In 2007, I worked as a psychologist in prison. My favorite inmates were the women in solitary confinement. They were by far the most interesting people I had ever met. Even though they sat in cages with plexiglass barriers, they were extremely receptive to counseling. Living in lockdown for an indeterminate amount of time, confined to cells 23 hours a day, 7 days a week, took a toll on their mental health.
As a cognitive behavioral psychologist, I worked hard to develop strategies to manage the severe stress and anxiety they experienced, and to help them make the needed behavioral changes to leave solitary confinement.
Cognitive behavioral techniques (CBT) include a broad range of tools, which are very effective at managing emotions and changing behavior. One tool in CBT utilizes activities. It was difficult to determine which activity or set of activities might be helpful to the women, so I ran an informal experiment to determine which activities worked best to manage their anxiety. All clients were willing participants in my study.
There were only five activities available in lockdown: word puzzles, math puzzles, books, paper crafts, and television (some inmates were allowed a small television in their cell).
Each client engaged in one of the five activities daily, for 30 days. I evaluated their level of anxiety at the beginning of the experiment and at the end. Somewhat predictably, television generated the most anxiety, but surprisingly paper crafts generated the least, with the ranking below:
- Paper Crafts
- Math Puzzles
- Word Puzzles
Neuropsychological Benefits of Crafting
You might be wondering why crafting worked so well to decrease anxiety. Crafting accesses visual spatial reasoning. Neuroscience research would suggest crafting deactivates the emotion center of the brain and activates the logical brain, which is why math puzzles were also effective. Working with your hands while engaging in tasks that are active rather than passive also calms the mind. Seeing a project through to completion in an hour or less and being able to complete multiple projects in one day creates several opportunities to regulate mood. Making something beautiful and knowing you were responsible for creating it produced feelings of pride. In addition, engaging in crafting daily inspired creativity and lead to new projects.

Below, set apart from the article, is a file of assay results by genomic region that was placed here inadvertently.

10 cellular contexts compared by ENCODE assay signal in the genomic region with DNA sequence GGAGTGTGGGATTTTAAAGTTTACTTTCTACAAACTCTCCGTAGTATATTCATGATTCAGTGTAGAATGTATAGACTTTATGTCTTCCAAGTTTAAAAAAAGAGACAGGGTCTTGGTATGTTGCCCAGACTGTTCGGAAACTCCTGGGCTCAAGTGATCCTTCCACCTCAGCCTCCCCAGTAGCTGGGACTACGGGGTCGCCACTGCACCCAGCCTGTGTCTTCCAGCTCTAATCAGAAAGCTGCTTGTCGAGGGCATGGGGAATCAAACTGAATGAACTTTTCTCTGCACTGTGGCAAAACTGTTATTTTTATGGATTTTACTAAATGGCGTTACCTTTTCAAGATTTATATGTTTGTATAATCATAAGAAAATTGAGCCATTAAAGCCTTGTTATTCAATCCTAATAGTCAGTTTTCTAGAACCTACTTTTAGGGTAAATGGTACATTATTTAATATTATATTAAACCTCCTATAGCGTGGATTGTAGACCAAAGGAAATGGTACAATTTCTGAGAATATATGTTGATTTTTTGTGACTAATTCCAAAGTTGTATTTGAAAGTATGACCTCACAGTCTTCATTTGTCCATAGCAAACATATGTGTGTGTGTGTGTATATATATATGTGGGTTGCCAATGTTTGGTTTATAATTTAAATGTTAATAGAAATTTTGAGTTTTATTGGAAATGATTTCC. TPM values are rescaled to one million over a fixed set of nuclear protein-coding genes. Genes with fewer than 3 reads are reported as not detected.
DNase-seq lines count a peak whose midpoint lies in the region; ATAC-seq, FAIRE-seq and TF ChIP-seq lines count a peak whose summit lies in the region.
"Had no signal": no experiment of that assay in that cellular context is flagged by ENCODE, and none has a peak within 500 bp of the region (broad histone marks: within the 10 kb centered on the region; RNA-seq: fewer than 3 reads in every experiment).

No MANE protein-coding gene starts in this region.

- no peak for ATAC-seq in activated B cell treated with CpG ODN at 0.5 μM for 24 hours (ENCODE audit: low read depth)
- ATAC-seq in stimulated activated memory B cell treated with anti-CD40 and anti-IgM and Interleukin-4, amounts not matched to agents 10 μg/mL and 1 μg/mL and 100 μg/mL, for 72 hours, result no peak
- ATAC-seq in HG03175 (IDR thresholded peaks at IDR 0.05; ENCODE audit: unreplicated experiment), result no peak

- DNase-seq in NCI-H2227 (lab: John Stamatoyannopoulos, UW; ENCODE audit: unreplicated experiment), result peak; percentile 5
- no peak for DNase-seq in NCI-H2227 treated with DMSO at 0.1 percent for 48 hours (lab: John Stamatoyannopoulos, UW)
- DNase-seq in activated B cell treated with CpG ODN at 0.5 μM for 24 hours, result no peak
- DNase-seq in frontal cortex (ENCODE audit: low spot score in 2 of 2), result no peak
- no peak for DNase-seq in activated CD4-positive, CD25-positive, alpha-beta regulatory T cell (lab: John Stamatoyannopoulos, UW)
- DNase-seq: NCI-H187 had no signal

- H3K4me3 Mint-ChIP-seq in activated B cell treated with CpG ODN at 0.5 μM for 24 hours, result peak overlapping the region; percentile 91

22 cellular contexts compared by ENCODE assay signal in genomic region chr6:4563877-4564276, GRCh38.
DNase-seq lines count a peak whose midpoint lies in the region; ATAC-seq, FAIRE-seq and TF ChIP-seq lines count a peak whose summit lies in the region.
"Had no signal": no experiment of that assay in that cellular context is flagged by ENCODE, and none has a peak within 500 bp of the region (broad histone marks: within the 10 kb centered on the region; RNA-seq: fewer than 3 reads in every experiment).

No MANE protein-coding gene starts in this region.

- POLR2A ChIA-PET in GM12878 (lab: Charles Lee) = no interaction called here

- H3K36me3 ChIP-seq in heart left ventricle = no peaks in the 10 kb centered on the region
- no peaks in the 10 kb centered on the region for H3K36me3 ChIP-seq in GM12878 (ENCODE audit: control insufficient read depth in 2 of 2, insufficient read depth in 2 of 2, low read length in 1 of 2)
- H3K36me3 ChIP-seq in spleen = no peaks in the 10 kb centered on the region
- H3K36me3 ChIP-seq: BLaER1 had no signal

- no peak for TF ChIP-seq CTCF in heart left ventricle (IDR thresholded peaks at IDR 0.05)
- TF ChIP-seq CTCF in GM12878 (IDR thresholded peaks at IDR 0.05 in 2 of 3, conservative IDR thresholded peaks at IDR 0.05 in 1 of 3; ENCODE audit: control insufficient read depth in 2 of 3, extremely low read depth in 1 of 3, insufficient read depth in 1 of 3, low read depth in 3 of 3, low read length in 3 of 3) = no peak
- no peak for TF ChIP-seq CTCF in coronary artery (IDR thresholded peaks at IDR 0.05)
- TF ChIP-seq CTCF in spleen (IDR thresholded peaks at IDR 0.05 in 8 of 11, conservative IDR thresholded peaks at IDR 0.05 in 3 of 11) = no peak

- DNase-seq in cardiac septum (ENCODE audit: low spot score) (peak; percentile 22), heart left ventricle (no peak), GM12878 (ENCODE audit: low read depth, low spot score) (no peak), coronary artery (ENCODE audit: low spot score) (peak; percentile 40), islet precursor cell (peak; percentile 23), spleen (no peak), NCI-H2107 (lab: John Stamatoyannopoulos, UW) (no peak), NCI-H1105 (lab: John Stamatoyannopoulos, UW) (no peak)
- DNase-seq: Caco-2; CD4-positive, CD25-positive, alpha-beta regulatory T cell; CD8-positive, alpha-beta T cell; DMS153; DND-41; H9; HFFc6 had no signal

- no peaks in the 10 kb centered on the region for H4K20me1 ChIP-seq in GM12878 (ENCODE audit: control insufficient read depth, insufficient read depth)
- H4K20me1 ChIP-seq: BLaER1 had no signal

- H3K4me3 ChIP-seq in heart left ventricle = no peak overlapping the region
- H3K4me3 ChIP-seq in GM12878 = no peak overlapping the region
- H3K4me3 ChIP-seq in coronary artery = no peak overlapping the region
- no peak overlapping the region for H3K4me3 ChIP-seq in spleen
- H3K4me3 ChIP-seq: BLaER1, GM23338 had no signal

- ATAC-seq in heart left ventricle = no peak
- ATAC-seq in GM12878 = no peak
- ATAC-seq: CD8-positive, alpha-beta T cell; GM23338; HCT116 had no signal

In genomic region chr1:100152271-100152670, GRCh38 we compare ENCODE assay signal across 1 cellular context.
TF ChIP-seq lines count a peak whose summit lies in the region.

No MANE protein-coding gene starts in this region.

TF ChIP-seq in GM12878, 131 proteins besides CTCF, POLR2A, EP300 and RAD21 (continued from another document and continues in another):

Crafting seemed to empower my clients. For a moment, they became creators rather than passive observers. I noticed the neuropsychological benefits of crafting for over a year. I shared as many paper craft ideas as possible with them. No glue or scissors were allowed in lockdown so origami worked well.
Manage Anxiety with Crafting
You might say the pandemic has placed us all in lockdown with an indeterminate sentence. Crafting is a simple, inexpensive way to manage stress and anxiety. On November 1st, I became serious about crafting with my 8 year old son. We decided to make all the ornaments for our Christmas tree this year. This served two purposes, one, to manage stress and anxiety and two, to create happy memories of 2020. After crafting for 30 days, I also experienced less stress and anxiety just like the women in lockdown.
Easy Holiday Crafts
Below is a list with links to crafts I’ve completed with my child.
NOTE: A hot glue gun is needed for most of these crafts.
3 D Celestial Paper Star Ornament (Cut the paper smaller to make different sized stars)
Salt Dough Ornaments (So easy and beautiful) All you need is acrylic paint and cookie cutters.
Cinnamon Dough Ornaments (white 3D puffy paint works well with these ornaments)
Felt Reindeer Ornament (Hand sewing required)
My 2020 christmas tree with handmade decorations
Other Fun Crafts
Essy Jae is my favorite crafting website. The artist provides detailed tutorials and templates to make crafting super easy.
Remember to craft away your anxiety!
Contact me: If you would like additional help managing anxiety, please reach out to me through my website to make an appointment.